In order to improve the overall attendance of pupils in school we aim to:
- Make attendance and punctuality a priority for all those associated with the school including pupils, parents, teachers and governors.
- Develop a framework which defines agreed roles and responsibilities and promotes consistency in carrying out designated tasks.
- Develop a systematic approach to gathering and analysing attendance related data.
- Implement a system of rewards and sanctions.
- Provide support, advice and guidance to parents/carers and pupils.
- Further develop positive and consistent communication between home and school.
- Develop effective partnerships with supporting services and agencies through the Local Authority ‘Advice and Early Intervention’ Team (New Front Door).
- Recognise and address the needs of the individual pupil when planning reintegration following significant periods of absence.
It is the Head Teacher’s discretion as to whether a child’s absence is recorded as authorised or authorised.
- An absence is classified as authorised when a child has been away from school for a legitimate reason and the school has received notification from a parent or carer. For example, if a child has been unwell, the parent writes a note or telephones the school to explain the absence.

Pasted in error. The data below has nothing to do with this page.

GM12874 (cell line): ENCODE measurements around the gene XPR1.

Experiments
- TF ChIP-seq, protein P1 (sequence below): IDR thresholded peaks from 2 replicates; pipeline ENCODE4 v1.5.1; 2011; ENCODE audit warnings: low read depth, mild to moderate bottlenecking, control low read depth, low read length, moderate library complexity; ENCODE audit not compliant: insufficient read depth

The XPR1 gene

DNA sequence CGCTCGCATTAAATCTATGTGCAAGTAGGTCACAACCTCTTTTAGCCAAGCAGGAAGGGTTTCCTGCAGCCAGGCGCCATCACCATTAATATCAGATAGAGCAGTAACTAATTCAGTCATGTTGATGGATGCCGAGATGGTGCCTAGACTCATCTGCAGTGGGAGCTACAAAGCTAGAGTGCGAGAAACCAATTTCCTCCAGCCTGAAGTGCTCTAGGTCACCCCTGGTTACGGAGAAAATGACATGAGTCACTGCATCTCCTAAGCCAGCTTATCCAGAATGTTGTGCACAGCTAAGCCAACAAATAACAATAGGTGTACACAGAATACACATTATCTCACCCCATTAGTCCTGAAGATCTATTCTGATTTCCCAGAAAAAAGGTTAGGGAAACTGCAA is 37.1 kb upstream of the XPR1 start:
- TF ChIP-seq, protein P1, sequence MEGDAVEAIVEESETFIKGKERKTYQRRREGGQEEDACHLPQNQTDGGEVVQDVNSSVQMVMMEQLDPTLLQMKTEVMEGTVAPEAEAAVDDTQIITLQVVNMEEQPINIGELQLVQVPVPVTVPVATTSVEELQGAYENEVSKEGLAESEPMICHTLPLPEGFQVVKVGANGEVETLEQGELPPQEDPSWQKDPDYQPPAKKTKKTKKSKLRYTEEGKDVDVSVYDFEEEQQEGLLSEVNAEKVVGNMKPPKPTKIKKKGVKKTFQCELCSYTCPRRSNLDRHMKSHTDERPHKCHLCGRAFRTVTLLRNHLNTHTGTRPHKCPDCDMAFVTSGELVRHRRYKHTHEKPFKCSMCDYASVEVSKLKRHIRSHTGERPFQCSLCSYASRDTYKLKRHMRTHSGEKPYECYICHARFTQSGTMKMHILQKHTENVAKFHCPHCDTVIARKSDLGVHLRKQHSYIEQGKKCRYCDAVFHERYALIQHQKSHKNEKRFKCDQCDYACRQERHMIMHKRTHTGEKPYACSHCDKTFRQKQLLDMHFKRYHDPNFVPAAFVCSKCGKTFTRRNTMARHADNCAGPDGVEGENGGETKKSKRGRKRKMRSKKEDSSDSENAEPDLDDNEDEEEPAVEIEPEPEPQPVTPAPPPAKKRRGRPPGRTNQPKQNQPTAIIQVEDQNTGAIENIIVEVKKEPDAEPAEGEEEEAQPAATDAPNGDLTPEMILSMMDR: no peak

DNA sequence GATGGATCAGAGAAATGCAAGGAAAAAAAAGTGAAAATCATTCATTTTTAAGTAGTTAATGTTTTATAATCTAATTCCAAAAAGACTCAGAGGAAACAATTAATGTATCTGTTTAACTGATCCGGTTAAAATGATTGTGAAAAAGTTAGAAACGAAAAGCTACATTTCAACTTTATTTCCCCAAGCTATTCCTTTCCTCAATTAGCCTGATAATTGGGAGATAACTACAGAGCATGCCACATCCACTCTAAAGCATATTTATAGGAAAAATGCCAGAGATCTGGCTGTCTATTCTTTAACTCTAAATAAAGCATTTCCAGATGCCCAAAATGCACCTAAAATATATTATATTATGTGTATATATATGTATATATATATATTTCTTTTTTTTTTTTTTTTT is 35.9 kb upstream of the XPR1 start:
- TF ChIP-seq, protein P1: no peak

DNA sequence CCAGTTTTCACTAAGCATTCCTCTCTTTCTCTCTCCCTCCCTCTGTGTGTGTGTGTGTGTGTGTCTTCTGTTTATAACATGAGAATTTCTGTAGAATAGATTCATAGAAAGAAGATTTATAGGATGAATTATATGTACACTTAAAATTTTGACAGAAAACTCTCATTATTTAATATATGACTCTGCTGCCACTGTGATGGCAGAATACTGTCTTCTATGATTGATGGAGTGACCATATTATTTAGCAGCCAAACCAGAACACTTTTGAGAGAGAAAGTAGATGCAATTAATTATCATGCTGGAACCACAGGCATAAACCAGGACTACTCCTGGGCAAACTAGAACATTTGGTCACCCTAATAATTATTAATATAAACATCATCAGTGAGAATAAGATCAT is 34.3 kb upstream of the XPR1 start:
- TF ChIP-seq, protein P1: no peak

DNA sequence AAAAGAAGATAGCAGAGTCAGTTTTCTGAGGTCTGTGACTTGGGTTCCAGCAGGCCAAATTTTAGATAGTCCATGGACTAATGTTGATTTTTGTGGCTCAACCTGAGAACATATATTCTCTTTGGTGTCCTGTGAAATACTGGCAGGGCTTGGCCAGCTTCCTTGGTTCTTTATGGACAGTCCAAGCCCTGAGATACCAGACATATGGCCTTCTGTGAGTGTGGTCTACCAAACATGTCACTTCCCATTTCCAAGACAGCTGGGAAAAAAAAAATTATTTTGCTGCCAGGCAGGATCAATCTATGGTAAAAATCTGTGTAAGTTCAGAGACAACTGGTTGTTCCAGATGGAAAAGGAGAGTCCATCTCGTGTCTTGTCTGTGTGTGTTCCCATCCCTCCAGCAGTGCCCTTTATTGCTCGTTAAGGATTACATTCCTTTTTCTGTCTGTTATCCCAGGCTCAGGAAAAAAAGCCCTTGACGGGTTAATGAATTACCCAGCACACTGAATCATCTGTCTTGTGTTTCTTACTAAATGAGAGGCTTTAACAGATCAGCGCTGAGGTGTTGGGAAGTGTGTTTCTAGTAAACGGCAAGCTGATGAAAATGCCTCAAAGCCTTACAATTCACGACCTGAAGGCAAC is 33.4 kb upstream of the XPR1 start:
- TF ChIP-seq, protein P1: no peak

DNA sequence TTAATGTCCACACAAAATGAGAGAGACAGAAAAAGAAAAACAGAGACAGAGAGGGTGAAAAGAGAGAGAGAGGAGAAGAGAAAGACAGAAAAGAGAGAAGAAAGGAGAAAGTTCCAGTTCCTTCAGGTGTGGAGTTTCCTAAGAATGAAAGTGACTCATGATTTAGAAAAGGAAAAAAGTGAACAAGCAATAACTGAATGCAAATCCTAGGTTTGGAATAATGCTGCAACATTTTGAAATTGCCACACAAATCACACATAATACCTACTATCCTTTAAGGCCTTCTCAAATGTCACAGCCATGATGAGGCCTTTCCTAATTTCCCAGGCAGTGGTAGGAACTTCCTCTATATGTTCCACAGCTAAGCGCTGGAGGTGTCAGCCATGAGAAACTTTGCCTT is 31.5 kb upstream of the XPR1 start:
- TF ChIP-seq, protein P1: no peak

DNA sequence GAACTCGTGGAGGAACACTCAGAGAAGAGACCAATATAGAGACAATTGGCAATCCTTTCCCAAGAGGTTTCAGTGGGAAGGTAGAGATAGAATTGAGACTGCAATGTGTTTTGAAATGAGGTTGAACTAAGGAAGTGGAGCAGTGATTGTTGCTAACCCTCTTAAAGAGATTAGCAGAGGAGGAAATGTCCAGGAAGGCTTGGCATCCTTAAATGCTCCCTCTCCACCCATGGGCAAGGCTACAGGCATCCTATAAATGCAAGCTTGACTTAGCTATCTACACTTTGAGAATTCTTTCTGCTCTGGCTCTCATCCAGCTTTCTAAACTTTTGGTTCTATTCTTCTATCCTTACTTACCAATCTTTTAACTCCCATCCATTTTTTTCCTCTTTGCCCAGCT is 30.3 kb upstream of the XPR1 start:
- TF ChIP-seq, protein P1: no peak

- Only the school can make an absence authorised. Parents do not have this authority. Consequently, not all absences supported by parents will be classified as authorised. For example if a parent takes a child out of school and gives the reason that it was to go shopping for school shoes, this will not mean it is authorised absence.
- An absence is classified as unauthorised when a chid is away from school without the permission of both the school and a parent.
- Therefore, the absence is unauthorised if a child is away from school without good reason, even with the support of a parent.
Persistent absence (PA):
- The DFE define a ‘persistent absentee’ as a pupil who, at any point in the year, has accumulated absence at 10% or more of the available sessions regardless of whether or not any of it is authorised. The PA status may change as the terms progress but these pupils are at particular risk of achieving poor outcomes at school and beyond.
There are a series of codes which are used to denote authorised and authorised absence (see ‘Advice on School Attendance’ DFE January 2012).